(b)  Then would follow seven priests blowing continually, not the customary silver trumpets, but large horns:

(c)  Thus heralded, was to follow the Ark of Jehovah borne by the priests:

(d)  Then were to follow “the rereward” of Israel.

Six days was this strange procession to encompass the walls of Jericho, passing round in solemn silence, save for the long-drawn blasts of the horns. But on the seventh day, the city was to be encompassed seven times, and at the seventh the people were to shout, and it was promised that the city should “fall down flat,” and its destruction would be complete. “The ark of God, with the tables of stone from Sinai hidden within, was the genius, I had almost said the general, of that mysterious march: it was made plain by every token, that God, not man, was at work. Their priests were officiating, with the emblems of festival, not of warfare—“the trumpets of jubilee”—in their hands; before them armed hosts heralding, behind them armed hosts attending, the progress of the true Champion, the representative of the God of battles, to whose presence alone the coming victory was to be due.” Dr Vaughan’s Heroes of Faith, p. 253.The Passover at Gilgal. - When the whole nation had been received again into covenant with the Lord by circumcision, they kept the passover, which had no doubt been suspended from the time that they left Sinai (Numbers 9:1.), on the 14th of the month (Nisan), in the evening (according to the law in Exodus 12:6, Exodus 12:18; Leviticus 23:5; Numbers 28:16; Deuteronomy 16:6). The next day, i.e., on the 16th, or the day after the first feast-day, they ate unleavened loaves and parched corn ("roasted grains," see at Leviticus 2:14) of the produce of the land (עבוּר,

(Note: Rendered "old corn" in the Eng. version.)

which only occurs in Joshua 5:11 and Joshua 5:12, is synonymous with תּבוּאה

(Note: Rendered fruit in our version.)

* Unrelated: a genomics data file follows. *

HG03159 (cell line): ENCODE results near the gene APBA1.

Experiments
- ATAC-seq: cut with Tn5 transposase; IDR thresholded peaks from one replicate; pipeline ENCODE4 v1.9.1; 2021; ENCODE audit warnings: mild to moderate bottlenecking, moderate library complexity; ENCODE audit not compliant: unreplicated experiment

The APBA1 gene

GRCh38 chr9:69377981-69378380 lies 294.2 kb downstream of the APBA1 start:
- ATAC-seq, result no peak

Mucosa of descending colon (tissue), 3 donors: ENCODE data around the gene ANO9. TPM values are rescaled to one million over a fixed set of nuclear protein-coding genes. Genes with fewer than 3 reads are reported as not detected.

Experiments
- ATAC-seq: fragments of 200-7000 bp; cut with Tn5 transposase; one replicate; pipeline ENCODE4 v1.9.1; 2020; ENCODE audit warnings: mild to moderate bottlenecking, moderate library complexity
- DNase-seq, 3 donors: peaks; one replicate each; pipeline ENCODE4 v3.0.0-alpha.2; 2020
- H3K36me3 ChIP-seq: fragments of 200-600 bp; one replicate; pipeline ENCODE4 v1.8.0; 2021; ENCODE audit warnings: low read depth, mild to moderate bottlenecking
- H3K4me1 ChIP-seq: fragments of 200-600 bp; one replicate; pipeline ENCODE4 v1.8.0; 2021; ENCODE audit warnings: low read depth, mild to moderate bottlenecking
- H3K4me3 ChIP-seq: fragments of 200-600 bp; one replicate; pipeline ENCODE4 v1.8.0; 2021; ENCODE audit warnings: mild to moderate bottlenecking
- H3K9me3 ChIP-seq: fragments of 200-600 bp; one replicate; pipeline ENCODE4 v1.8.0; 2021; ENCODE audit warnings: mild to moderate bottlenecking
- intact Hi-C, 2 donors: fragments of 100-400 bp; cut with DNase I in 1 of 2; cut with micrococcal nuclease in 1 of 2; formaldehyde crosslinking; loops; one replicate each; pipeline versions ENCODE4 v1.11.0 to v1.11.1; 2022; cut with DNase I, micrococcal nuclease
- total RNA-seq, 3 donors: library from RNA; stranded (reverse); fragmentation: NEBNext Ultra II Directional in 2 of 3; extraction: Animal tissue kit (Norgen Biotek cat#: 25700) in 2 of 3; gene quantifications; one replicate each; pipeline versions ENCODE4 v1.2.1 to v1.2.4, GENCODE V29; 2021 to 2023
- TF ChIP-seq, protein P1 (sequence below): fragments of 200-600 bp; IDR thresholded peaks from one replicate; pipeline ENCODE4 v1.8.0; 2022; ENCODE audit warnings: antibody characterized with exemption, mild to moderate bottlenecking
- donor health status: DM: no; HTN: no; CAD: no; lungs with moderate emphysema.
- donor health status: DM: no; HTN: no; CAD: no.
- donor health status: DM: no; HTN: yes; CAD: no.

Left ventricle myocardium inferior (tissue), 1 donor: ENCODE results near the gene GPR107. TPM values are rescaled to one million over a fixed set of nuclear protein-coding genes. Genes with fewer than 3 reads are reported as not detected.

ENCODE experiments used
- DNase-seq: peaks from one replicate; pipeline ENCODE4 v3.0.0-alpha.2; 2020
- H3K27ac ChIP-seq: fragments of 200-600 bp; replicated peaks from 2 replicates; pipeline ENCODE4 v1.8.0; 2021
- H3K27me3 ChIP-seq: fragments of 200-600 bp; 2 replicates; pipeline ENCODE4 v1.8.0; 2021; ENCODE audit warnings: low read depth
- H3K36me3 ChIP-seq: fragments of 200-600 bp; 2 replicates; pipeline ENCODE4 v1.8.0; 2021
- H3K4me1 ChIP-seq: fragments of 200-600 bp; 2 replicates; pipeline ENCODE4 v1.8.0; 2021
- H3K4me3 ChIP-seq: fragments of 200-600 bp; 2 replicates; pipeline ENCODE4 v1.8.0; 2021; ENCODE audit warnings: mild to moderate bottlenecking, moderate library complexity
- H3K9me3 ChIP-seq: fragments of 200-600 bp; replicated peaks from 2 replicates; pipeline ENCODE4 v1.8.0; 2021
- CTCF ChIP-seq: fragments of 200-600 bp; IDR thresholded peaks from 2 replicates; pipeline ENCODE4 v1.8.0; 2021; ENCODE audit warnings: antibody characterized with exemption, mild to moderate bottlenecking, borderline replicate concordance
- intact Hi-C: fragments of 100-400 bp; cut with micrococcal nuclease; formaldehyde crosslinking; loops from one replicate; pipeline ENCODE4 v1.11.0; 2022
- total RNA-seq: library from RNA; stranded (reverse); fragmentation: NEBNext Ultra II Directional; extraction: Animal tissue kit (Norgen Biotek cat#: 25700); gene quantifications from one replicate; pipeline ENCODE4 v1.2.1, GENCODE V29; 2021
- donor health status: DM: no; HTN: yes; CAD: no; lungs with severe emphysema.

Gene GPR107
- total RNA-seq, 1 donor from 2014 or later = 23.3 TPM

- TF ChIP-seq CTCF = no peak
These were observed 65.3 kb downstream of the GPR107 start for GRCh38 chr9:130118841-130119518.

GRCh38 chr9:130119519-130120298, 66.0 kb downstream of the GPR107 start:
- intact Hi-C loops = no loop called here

in Joshua 5:12), i.e., corn that had grown in the land of Canaan, as the manna entirely ceased from this day forwards. "The morrow after the passover" is used in Numbers 33:3 for the 15th Nisan; but here it must be understood as signifying the 16th, as the produce of the land, of which they ate not only on that day, but, according to Joshua 5:12, throughout that year, cannot mean the corn of the previous year, but the produce of this same year, i.e., the new corn, and they were not allowed to eat any of that till it had been sanctified to the Lord by the presentation of the wave sheaf on the second day of the passover (Leviticus 23:11). According to Leviticus 23:11, the presentation was to take place on the day after the Sabbath, i.e., the first day of the feast of Mazzoth, which was kept as a Sabbath, or the 16th of Nisan, as the seven days' feast of Mazzoth commenced on the 15th (Leviticus 23:6; Numbers 28:17). "On the morrow after the passover" is the same as "on the morrow after the Sabbath" in Leviticus 23:11, the term passover being used here not in its original and more restricted sense, in which it applies exclusively to the observance of the paschal meal, which took place on the evening of the 14th, and is expressly distinguished from the seven days' feast of Mazzoth (Exodus 12:23, Exodus 12:27; Leviticus 23:5; Numbers 28:16), but in the broader sense, which we have already met with in Deuteronomy 16:2, in which the name was gradually extended to the whole of the seven days' feast. The writer assumed that the facts themselves were already well known from the Mosaic law, and therefore did not think it necessary to give any fuller explanation. Moreover, the words, "they did eat of the fruit of the land," etc., are not to be understood as signifying that they began to eat unleavened bread for the first time on the 16th Nisan (they had already eaten is as an accompaniment to the paschal lamb); but unleavened bread of the produce of the land, the green corn of that year, was what they ate for the first time on that day. Especial prominence is given to this by the words, "in the self-same day," because not only did the eating of the new corn commence on that day, but from that day forward "the children of Israel had manna no more." This statement is evidently related to Exodus 16:35, and must be understood, according to that passage, as merely signifying, that on that day the gift of the manna entirely ceased (see Pentateuch, pp. 366ff.).